Rumor Claims NVIDIA Ada Lovelace AD106 GPU Is PCIe x8 And Performs Like An RTX 3070
It's real fun to look at leaks of the RTX 4090 and its ludicrous graphics-processing prowess, but the unfortunate reality is that most of us simply do not have $1500 or more to lay out on a graphics card. The majority of us are going to be chomping at the bit for the lower-tier GPUs, so leaks about those are arguably even more exciting. That's what we have today: a performance rumor from kopite7kimi about AD106, the second-smallest Ada GPU.
Tweeting this morning, the prolific GPU leaker posted that "AD106 is not very strong." He backs that up with a benchmark leak: a 3DMark Time Spy Extreme score of "<7000." That's certainly not a world-beating score like the GeForce RTX 4090 and RTX 4080 leaks we've seen, but we do have to question his "not very strong" remark.
We don't usually run Time Spy Extreme as a benchmark, but we probably don't have to tell an audience of hardware enthusiasts that one of the best features of 3DMark is its massive database of results. Perusing the results archive, and taking "under 7000" to mean "over 6000", we see the AD106 GPU in fine company: the GeForce RTX 3070, the GeForce RTX 2080 Ti, and the Radeon RX 6750 XT. None of those are "weak" GPUs, capable of high-refresh 1440p gaming or even full 4K UHD on some titles.
Alright, sure—by comparison to the rest of the Ada Lovelace family, AD106 looks pretty puny. That's sort of the point, though. Where previous NVIDIA GPU generations have typically gone 102-104-106, we've got the AD103 GPU slotted in near the top-end this time around, and where the Ampere GA103 is fairly rare and only really used for high-end mobile GPUs, it sounds like AD103 might be the basis for the GeForce RTX 4080.
If true, that puts everything else down a tier, leaving the AD104 GPU for the GeForce RTX 4070 and possibly also the GeForce RTX 4060, in cut-down form, and if that's the case, the AD106 GPU could be relegated to strictly the GeForce RTX 4050 and lower-end parts, as well as mobile GPUs. TechPowerUp! seems to think that's how things will shake out, and while we're not confident enough to make that prediction ourselves, it's not crazy.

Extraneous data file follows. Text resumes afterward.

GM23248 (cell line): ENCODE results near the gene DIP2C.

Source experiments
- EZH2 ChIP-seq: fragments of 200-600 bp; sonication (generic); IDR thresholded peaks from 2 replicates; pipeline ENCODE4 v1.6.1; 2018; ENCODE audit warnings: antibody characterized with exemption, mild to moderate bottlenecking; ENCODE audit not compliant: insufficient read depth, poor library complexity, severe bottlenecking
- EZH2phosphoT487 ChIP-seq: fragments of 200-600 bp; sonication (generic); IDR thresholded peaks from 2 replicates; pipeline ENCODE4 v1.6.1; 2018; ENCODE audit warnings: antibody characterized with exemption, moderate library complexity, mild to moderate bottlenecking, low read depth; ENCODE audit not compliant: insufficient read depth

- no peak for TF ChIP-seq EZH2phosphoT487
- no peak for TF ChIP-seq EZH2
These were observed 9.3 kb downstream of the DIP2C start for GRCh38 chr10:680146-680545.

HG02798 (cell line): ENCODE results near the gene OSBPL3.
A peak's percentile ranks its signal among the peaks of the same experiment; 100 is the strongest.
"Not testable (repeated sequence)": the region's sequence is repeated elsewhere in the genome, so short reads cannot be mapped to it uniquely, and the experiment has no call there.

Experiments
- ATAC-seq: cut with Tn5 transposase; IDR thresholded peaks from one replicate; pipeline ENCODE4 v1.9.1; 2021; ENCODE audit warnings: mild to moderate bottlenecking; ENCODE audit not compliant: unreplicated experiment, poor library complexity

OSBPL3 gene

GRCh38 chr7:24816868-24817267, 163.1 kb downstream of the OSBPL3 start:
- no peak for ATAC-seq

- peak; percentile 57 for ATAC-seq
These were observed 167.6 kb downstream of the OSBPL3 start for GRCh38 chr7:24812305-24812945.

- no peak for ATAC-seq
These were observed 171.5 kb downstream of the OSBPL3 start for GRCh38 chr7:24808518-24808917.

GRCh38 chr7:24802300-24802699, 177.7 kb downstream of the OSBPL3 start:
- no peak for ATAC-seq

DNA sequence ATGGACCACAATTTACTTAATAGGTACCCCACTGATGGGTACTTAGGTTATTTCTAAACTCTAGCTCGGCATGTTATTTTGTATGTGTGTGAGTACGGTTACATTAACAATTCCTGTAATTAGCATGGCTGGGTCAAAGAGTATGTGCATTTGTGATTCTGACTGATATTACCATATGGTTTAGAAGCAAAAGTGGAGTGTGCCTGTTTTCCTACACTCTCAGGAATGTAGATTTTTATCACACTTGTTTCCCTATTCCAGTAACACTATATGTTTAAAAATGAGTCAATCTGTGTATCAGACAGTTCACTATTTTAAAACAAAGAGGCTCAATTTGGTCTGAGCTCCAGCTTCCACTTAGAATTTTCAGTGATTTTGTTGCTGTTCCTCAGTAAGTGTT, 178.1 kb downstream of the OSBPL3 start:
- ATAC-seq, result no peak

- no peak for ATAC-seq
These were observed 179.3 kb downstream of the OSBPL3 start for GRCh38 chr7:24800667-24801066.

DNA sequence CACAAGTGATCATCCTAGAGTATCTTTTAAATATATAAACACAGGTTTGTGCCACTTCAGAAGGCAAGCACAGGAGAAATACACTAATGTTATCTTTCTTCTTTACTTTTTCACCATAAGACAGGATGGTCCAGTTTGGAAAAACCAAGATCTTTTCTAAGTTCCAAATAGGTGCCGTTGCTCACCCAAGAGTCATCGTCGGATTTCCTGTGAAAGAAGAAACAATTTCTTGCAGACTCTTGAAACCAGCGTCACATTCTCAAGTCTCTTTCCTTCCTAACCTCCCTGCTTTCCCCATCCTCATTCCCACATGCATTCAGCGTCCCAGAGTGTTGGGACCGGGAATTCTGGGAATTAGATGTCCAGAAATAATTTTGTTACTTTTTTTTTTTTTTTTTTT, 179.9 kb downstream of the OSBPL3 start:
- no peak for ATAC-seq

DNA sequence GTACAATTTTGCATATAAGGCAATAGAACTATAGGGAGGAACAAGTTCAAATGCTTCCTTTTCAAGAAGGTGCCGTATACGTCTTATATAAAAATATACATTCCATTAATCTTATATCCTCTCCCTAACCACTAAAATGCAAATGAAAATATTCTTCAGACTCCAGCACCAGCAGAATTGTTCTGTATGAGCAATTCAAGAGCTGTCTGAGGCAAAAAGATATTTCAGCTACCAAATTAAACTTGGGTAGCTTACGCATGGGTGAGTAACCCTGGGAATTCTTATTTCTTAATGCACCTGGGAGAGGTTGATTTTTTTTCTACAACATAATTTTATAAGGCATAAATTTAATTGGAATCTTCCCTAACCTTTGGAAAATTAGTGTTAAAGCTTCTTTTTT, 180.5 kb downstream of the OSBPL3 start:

With that in mind, a Time Spy Extreme score of "under 7000" is pretty insane for an "x50"-tier GPU, especially when you compare to the GeForce RTX 3050's puny 2827 average score. Even if the AD106 GPU ends up in the RTX 4060 after all, it's still a nice step up from the RTX 3060's circa-4000 score. If we split the difference and call the AD106's "under 7000" showing as 6500, we're looking at a 61% increase over the RTX 3060—not actually all that far from the 79% gain of the RTX 4090 over the previous generation.
At the end of the tweet, kopite7kimi also notes that both of the two smallest next-gen NVIDIA GPUs will be limited to a PCIe x8 interface. If we believe earlier leaks, that'll be PCIe 4.0 x8, which has similar performance to PCIe 3.0 x16. The downside of this is that anyone installing one of these GPUs in a machine stuck with PCIe 3.0 will be limited to an x8 interface as well, but that probably won't matter much for most software.
Unfortunately, even though NVIDIA is purportedly poised to preview its next-gen graphics cards at its Project Beyond event later this month, all rumors indicate that the reveal will likely be strictly for the RTX 4090 and possibly the RTX 4080. Lower-end cards will have to wait, and possibly a while—earlier rumors seemed to say that we'll only see AD102 this year, with the more affordable cards coming early next year.